7 Capuzzi, D. (2009). Suicide prevention in the schools: Guidelines for middle and high school settings. Alexandria, VA: American Counseling Association. Carr, L. & Carr, G. (1990). The Fierce Goodbye. Downers Grove, IL: InterVarsity Press. Clarke, R. (1986). Pastoral care of battered women. Louisville, KY: Westminster John Knox. Dass-Brailsford, P. (ed.). (2010). Crisis and disaster counseling: Lessons learned from Hurricane Katrina and other disasters. Los Angeles: Sage. Dershimer, R. A. (1990). Counseling the bereaved. New York: Pergamon Press. Doka, K. J. (2009). Counseling Individuals with Life-Threatening Illness. New York: Springer. Doyle, P. (1980). Grief counseling and sudden death. Springfield, IL: Charles C. Thomas. Fischoff, J. (1981). Before and after my child died. New York: Highly Specialized Promotions. Hawton, K. & Chalan, J. (1982). Attempted suicide: A practical guide to its nature and management. Oxford, MA: Oxford University Press. Kearney, R.T. (2001). Counseling sexually abused children, a handbook for families and churches. Downers Grove, IL: InterVarsity Press. Kuba, C. A. (2006). Navigating the journey of aging parents: what care receives want. New York: Routledge. Kujawa-Holbrook, S. A. & Montagno, K. B (Eds.). (2009). Injustice and the Care of Souls: Taking Oppression Seriously in Pastoral Care. Minneapolis: Fortress Press. Margolis, O. S. (ed.). (1981). Acute grief: Counseling the bereaved. New York: Columbia University Press. Martin, G. (1987). Counseling for family violence and abuse. Waco, TX: Word Books. Oliver, G. J. & Wright, H. N. (1992). When anger hits home. Chicago: Moody Press. Park, Crystal L. (2009). Medical illness and positive life change: can crisis lead to personal transformation. Washington, DC: American Psychological Association. Richards, L. (1980). Death and the caring community: Ministering to the terminally ill. Portland, OR: Multnomah Press.
8 Sanders, C. M. (1989). Grief, the mourning after: dealing with adult bereavement. New York: Wiley. Schiff, H. S. (1977). The bereaved parent. New York: Crown. Schoenberg, B., (ed.). (1980). Bereavement counseling. Westport, CT: Greenwood Press. Weaver, A.J. & Koenig, H.G. (2009). Pastoral care of alcohol abusers. Minneapolis, MN: Fortress Press.
9 Syllabus Addendum Academic Standards Cheating and plagiarism are considered serious breaches of personal and academic integrity. Cheating involves, but is not necessarily limited to, the use of unauthorized sources of information during an examination or the submission of the same (or substantially same) work for credit in two or more courses without the knowledge and consent of the instructors. Plagiarism involves the use of another person s distinctive ideas or words, whether published or unpublished, and representing them as one s own instead of giving proper credit to the source. Plagiarism can also involve over dependence on other source material for the scope and substance of one s writing. Such breaches in academic standards often result in a failing grade as well as other corrective measures. For more information, please consult the Student Handbook. ADA Policy The seminary complies with the provisions of the Americans with Disabilities Act. A student with a qualifying and authenticated disability who is in need of accommodations, should petition the seminary in accordance with the stated guidelines in the Student Handbook. Cancellation of Class In the event the seminary has to cancel a class meeting (impending storm, professor illness, etc.), the Registration Office will send out an (via the GCTS account) notification to all students registered in the respective course. If the cancelation occurs the day of the scheduled meeting, the Registration Office will also attempt to contact students via their primary phone contact on record. The professor will contact the students (via GCTS account) regarding make-up. If a weekend class is cancelled, the class will be made up during the scheduled Make-Up weekend (see the academic calendar for the designated dates). For more info, consult your Student Handbook. Extension Policy Arrangements for submission of late work at a date on or before the last day to submit written work, as noted on the seminary s Academic Calendar, are made between the student and professor. Formal petition to the Registration Office is not required at this time. This includes arrangements for the rescheduling of final exams. However, course work (reading and written) to be submitted after the publicized calendar due date, must be approved by the Registration Office. An extension form, available online, must be submitted to the Registration Office prior to the last day to submit written work. Requests received after this date will either be denied or incur additional penalty. For a full discussion of this policy, please consult the Student Handbook.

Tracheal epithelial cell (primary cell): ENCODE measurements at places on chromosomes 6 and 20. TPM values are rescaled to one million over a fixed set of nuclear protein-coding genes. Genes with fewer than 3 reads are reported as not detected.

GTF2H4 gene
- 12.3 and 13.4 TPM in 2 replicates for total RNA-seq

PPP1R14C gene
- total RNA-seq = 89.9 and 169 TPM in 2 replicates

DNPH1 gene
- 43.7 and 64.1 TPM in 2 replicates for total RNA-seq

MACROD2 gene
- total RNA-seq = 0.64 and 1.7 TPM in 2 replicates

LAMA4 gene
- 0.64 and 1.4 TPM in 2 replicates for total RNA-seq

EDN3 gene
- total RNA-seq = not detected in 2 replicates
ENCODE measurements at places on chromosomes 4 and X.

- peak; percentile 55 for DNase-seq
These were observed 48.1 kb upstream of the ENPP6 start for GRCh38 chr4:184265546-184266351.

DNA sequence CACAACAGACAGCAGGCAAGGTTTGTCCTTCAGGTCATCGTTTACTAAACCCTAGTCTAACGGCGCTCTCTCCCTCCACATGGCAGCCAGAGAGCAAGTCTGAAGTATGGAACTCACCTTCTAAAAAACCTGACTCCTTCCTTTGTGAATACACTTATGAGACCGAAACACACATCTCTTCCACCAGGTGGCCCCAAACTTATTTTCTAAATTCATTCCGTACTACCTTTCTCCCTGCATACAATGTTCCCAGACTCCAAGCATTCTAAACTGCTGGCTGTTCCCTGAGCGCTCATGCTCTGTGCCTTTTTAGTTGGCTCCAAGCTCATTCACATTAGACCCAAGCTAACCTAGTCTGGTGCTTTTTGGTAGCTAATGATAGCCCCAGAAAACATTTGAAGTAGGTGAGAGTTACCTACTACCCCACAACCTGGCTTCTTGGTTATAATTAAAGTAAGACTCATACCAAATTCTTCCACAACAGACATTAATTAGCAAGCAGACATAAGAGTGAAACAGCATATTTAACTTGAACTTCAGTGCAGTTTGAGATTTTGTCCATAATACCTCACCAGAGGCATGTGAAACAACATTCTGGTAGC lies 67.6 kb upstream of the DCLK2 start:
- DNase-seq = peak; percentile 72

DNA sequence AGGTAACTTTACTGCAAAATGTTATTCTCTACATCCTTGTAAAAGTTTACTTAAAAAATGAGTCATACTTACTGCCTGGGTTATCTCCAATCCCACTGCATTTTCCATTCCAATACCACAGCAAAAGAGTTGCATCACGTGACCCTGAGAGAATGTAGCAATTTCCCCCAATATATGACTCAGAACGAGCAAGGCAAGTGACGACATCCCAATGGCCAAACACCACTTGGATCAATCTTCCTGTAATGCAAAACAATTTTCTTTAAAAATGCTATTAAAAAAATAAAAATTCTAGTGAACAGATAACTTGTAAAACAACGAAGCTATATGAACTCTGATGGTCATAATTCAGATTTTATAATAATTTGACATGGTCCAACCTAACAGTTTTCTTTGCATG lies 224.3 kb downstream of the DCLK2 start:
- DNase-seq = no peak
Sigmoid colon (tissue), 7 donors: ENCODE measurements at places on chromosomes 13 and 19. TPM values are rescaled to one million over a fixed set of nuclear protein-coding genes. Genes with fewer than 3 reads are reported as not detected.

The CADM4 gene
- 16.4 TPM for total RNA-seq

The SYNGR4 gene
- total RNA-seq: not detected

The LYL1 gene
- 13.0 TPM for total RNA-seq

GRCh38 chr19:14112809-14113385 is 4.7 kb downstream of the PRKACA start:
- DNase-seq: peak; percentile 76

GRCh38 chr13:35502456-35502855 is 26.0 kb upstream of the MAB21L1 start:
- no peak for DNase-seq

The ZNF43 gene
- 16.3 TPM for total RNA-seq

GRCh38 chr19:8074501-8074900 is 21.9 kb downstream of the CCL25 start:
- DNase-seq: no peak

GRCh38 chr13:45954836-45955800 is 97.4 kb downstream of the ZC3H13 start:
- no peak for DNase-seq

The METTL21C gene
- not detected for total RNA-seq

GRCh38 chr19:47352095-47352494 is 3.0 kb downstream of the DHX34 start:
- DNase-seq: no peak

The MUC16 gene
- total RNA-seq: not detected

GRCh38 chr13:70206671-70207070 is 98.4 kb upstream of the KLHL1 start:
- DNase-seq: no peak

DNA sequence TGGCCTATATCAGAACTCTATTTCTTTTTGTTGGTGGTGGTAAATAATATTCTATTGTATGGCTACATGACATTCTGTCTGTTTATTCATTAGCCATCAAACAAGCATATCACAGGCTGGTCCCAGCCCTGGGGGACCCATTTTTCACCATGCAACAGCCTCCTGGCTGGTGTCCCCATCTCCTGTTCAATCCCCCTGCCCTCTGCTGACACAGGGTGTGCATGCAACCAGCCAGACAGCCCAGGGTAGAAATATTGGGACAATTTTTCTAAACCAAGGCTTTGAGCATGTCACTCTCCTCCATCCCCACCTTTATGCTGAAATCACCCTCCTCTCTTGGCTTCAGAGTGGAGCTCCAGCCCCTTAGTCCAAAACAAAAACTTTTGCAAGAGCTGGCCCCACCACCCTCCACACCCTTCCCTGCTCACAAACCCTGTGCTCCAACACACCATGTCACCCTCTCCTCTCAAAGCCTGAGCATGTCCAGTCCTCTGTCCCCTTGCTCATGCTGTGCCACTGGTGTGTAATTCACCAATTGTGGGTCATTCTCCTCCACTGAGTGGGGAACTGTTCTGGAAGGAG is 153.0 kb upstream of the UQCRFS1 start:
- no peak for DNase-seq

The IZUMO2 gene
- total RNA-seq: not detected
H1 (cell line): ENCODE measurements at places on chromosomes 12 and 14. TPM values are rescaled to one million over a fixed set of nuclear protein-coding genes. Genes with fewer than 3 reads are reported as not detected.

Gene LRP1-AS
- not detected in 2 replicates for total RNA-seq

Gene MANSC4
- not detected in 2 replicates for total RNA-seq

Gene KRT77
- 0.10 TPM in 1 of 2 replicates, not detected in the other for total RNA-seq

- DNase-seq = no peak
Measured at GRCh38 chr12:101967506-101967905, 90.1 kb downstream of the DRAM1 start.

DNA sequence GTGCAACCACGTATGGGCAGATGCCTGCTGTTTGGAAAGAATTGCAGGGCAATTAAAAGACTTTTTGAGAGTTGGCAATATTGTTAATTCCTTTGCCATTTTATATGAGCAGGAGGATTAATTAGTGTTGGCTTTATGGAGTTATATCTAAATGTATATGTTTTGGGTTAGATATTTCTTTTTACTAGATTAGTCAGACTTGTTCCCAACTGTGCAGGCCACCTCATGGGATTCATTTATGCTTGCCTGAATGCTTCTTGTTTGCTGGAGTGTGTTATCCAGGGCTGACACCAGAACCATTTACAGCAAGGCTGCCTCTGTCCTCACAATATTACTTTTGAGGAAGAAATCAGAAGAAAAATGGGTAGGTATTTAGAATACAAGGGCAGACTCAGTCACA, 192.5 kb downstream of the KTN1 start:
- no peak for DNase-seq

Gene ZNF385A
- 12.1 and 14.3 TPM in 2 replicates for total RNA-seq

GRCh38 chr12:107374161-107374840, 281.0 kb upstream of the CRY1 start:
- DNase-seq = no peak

10 Grades Grades are posted on-line within twenty-four hours of receipt from the professor. Students are expected to check their CAMS student portal in order to access posted grades. Those individuals, who need an official grade report issued to a third party, should put their request in writing to the Registration Office. Faculty have six weeks from the course work due date to submit a final grade. Returned Work Submitted course work will be returned to the student provided s/he provides a self addressed and postage paid envelope with his/her final work. Work submitted without the appropriate envelope will be destroyed once the grade has been assessed and issued.